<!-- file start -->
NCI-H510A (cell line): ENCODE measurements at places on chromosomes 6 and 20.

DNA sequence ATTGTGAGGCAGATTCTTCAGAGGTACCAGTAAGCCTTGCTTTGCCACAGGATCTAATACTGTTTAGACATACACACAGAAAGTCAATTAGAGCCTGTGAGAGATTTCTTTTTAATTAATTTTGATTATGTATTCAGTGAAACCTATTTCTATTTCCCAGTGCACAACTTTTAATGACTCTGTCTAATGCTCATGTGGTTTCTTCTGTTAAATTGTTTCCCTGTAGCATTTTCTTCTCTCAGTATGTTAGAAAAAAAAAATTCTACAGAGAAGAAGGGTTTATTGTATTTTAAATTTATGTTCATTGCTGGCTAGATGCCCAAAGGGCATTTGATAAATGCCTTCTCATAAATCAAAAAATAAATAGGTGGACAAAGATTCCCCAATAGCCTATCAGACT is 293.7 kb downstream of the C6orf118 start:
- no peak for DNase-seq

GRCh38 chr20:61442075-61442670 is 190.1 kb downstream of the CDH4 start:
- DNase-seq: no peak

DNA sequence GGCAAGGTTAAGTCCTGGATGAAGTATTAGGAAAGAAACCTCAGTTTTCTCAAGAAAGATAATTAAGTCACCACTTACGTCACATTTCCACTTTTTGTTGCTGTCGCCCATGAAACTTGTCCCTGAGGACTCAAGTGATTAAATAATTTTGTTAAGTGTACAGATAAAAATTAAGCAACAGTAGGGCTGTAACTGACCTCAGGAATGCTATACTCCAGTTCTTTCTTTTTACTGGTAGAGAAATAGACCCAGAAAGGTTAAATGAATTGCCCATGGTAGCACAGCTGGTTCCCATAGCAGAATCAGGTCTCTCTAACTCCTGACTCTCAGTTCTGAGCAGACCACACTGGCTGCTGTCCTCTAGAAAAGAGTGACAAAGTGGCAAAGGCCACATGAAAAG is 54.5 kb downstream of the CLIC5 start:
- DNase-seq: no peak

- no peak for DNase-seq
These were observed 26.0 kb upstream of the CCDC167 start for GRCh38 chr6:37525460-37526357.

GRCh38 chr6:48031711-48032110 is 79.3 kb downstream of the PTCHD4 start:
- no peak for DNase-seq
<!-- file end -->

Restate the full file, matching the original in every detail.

NCI-H510A (cell line): ENCODE measurements at places on chromosomes 6 and 20.

DNA sequence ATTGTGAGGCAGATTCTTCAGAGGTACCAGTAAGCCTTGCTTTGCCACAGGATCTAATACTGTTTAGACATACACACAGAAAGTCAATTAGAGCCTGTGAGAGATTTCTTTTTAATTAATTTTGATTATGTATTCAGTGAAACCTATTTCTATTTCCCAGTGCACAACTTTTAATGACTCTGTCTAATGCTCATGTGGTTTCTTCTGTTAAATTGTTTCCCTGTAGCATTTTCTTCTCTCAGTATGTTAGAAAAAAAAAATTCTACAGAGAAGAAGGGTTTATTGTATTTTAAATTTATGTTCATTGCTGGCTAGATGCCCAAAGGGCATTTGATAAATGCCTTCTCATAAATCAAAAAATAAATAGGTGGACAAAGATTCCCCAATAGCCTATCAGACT is 293.7 kb downstream of the C6orf118 start:
- no peak for DNase-seq

GRCh38 chr20:61442075-61442670 is 190.1 kb downstream of the CDH4 start:
- DNase-seq: no peak

DNA sequence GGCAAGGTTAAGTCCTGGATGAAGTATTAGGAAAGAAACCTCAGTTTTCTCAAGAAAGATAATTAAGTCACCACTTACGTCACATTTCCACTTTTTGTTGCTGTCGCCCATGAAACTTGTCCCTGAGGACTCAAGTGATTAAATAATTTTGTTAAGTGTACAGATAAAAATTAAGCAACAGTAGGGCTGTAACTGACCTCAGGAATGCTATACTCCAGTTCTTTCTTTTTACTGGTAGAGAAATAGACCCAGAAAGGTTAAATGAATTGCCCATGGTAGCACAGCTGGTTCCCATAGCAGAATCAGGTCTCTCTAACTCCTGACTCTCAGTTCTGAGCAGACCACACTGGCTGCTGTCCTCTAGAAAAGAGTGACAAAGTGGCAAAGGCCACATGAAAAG is 54.5 kb downstream of the CLIC5 start:
- DNase-seq: no peak

- no peak for DNase-seq
These were observed 26.0 kb upstream of the CCDC167 start for GRCh38 chr6:37525460-37526357.

GRCh38 chr6:48031711-48032110 is 79.3 kb downstream of the PTCHD4 start:
- no peak for DNase-seq